Alternate routes – you can probably make $1,000,000 from music
Capitalism has some flaws, but one good thing about free-enterprise is that you're free to be as enterprising as you want to be in order to make money from music.
I made a previous post about my adventures in experimental touring. I’m half of a duo. We’ve done hundreds of shows around the U.S. in small places where nobody else is doing shows. Our system now works surprisingly well.
During the tours I’ve written thousands of pages of notes. We’ve taken thousands of photographs and made hundreds of hours of videos. That’s part of why we’re set up to make millions of dollars.
We make scouting trips in order to line up places to play. We do research before hitting the road on the scouting trips, but we really have to see a town in person before we can decide anything about it.
Different towns have different vibes. At this point we can tell within a minute or two if we want to do a show in a town. If we like what we see then we go to the city building to talk to the town’s experts. Small town experts are different than city-slickers.
In one recent town the city manager guy was enormous, as in NFL lineman type enormous, except this guy looked like he had packed on plenty more weight after his playing days.
He couldn’t have been any friendlier. When we explained what we wanted he told us that we could do as many damn shows in town as we damn well wanted. He threw in some extra cussing along the way.
We asked about potential sites. He yelled to someone in a back office to say that he was heading out for a while and then we got in his truck to take a site-seeing trip around town.
The obvious choice was a band-shell that fit into the backside of the town’s football stadium. We asked what it would cost to use the site for a show. His unsurprising answer was not one damn cent.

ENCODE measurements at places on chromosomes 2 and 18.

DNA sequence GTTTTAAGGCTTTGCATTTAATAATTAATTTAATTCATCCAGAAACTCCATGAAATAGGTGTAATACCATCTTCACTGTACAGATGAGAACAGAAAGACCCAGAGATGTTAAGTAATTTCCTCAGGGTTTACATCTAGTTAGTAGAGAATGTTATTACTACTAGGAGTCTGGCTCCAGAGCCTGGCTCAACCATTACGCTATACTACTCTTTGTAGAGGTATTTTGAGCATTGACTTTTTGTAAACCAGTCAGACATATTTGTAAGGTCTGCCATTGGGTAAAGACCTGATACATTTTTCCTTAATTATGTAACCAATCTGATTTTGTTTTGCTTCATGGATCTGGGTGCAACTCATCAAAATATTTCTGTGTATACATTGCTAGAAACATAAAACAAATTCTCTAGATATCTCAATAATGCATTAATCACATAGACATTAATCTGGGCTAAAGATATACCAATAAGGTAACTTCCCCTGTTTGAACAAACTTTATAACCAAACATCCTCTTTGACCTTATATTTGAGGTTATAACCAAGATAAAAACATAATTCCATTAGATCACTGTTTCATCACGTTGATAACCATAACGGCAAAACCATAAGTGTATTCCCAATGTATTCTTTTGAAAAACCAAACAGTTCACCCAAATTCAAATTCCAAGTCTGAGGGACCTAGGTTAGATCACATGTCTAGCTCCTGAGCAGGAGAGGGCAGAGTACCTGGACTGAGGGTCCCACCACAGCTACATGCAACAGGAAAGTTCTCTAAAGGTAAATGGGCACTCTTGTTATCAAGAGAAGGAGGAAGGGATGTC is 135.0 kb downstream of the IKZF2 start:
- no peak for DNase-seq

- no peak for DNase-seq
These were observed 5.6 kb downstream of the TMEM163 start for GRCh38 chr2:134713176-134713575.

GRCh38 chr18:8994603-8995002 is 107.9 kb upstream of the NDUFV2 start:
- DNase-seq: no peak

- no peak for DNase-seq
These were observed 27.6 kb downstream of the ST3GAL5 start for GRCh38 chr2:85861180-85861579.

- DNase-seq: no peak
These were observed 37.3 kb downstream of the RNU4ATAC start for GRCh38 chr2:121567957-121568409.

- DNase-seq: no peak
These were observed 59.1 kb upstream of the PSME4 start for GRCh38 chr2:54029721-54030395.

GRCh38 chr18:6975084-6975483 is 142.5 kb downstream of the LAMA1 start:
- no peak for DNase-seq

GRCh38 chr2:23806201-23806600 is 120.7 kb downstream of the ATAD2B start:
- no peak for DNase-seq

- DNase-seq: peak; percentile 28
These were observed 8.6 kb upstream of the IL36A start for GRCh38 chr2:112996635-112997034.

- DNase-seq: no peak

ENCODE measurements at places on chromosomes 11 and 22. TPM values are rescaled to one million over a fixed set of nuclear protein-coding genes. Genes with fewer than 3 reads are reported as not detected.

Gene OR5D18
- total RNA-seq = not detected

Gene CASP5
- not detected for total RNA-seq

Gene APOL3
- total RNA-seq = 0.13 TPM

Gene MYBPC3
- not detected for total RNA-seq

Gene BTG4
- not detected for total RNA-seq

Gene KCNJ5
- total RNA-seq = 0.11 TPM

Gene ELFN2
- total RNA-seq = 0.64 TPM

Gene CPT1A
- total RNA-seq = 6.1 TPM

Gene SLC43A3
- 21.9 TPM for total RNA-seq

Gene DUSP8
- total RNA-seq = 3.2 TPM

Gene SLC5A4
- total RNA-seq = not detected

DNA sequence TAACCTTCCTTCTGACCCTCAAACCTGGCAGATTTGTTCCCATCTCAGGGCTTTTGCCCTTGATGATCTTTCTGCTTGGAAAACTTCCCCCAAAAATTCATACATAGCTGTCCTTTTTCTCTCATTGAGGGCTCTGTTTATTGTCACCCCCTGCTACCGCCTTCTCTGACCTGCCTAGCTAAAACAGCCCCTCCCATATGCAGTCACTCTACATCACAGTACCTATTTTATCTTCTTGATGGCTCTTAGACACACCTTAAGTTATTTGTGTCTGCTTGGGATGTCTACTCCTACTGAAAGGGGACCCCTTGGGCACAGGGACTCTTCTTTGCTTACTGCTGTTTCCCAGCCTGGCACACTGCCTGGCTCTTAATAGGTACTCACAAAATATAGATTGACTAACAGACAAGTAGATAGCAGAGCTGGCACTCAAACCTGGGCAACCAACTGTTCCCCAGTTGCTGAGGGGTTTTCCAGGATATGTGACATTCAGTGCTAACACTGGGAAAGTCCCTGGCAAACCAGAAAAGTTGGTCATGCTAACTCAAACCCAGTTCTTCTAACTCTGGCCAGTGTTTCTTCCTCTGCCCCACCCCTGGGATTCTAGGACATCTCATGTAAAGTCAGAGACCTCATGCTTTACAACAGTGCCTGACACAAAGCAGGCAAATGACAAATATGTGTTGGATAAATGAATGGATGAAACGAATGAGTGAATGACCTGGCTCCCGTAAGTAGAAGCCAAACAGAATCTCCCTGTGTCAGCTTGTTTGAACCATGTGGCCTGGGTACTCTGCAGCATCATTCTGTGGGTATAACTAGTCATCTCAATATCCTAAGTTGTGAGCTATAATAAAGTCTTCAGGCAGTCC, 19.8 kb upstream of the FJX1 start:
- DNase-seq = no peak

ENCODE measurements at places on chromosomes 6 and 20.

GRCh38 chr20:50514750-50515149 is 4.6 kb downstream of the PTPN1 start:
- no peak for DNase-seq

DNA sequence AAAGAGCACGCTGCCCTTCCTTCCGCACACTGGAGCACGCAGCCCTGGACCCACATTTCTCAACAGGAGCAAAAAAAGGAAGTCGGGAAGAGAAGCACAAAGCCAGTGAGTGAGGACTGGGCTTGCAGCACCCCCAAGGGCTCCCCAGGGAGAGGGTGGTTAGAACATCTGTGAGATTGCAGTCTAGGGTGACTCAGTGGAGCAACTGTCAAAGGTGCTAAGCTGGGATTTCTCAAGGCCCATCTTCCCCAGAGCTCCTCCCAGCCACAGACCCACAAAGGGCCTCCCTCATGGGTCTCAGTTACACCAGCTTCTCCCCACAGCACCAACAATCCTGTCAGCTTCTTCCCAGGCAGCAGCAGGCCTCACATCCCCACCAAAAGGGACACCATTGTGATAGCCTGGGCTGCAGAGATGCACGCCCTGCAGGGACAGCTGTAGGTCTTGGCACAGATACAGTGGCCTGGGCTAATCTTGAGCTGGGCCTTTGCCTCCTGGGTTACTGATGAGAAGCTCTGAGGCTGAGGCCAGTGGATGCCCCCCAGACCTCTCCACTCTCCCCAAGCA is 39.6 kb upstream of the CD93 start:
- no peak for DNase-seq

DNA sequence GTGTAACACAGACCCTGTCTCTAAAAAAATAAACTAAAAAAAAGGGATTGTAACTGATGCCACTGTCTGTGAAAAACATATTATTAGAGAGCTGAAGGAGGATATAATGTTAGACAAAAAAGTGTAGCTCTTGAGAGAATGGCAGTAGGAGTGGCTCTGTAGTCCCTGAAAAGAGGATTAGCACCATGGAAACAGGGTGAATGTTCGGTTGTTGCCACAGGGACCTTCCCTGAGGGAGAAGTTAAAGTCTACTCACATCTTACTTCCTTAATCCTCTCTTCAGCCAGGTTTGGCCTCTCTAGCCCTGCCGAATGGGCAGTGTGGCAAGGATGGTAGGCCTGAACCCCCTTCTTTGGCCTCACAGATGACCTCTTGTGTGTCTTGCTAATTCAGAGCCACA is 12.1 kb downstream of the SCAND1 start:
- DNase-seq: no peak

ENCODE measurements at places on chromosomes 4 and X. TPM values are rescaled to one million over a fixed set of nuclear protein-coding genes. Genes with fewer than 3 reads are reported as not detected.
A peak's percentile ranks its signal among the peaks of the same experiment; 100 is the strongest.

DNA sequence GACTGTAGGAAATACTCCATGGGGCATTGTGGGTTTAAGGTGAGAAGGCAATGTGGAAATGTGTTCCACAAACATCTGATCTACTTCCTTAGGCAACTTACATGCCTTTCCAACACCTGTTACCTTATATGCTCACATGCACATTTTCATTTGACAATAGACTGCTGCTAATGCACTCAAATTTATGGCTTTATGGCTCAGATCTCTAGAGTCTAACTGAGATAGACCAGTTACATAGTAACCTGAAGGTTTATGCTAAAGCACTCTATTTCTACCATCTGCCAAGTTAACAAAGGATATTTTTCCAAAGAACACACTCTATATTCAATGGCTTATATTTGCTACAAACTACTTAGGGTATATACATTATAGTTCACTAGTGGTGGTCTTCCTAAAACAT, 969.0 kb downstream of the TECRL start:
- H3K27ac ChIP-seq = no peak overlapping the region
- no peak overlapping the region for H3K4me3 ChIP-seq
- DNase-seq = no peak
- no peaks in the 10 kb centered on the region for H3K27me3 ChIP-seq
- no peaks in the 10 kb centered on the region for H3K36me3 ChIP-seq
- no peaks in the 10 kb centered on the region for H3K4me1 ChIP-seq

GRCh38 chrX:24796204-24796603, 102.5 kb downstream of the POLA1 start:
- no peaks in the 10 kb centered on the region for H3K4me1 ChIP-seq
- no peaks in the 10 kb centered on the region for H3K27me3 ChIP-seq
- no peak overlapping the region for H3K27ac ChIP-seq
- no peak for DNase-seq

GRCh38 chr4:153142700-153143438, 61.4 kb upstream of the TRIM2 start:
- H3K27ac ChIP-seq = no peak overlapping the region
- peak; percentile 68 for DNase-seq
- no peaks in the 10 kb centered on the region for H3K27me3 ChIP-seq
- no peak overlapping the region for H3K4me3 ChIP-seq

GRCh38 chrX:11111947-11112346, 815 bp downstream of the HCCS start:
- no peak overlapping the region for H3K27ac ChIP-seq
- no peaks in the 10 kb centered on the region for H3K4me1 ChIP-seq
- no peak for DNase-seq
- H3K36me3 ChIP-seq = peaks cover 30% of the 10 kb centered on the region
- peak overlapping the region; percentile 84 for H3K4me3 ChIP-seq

Once we line up a site we have a lawyer and some insurance people who handle the details, so our next step was to find some people in town who wanted to help us with our promotional campaign.
I consider everything to be an art form. A song is a series of notes. A show is a series of songs. A tour is a series of shows. A tour feels even feels like a long-form song. There’s an art to selling tickets to strangers.
The music industry might have been necessary in the past, but it’s obsolete now, and it’s probably even counterproductive for most people most of the time. It’s way easier to make money outside the industry than within it.
For this specific show several towns in the area added us to their Facebook pages. Local volunteers took over the job as our social-media cheerleaders. A newspaper did a short article about us and the show. We orchestrate our promotional timing.
The city manager guy was right about the non-cost of the band-shell. The city maintenance crew mowed the lawn a few days before the show and treated the ground with permethrin, which is evidently the safest way to kill any grass critters.
There were food trucks and booths. High school kids were selling an assortment of stuff. The restrooms at the football stadium were right around the corner and open to the public. It seemed like everyone in town wanted to cooperate.
The odds of public pandemonium were probably remote in the first place, but some people in uniform were around just in case, and the security didn’t cost us a damn cent either.
We made a lot of money from the show. There have been years during my adult life when I’ve made less money than we make in one night now. We’re a household, so the money all goes to the same place.
When people buy a ticket to a show we throw in some extras. Among other bonuses, they get access to thousands of pages of tour-notes and thousands of tour-photographs and hundreds of tour-videos.
We’ve been testing annual or biennial returns to some favorite towns, along the lines of Willie Nelson’s 4th of July picnic, except not as big and not on the 4th of July and not with Willie included.
The U.S. is jam-packed full of towns where nobody is playing shows, even though people in the towns are happy to go out of their way to help with a show. We get almost all of our sites for free. We travel fairly light, so it's an ultra-low-cost system.
Creating our own system is by far the best thing that we’ve ever done for our music careers. The people who build a system get to rig it in their favor, and in this case we’re the riggers and the riggees.
I think that people here are geniuses. I’ve been in music most of my life, and even with that background I’m clueless about most of the technical music stuff that people talk about here.
If you apply your genius-level intellects toward income strategies, and you turn your strategic planning into an art and a science and a business, you can create your own systems and probably get rich from music.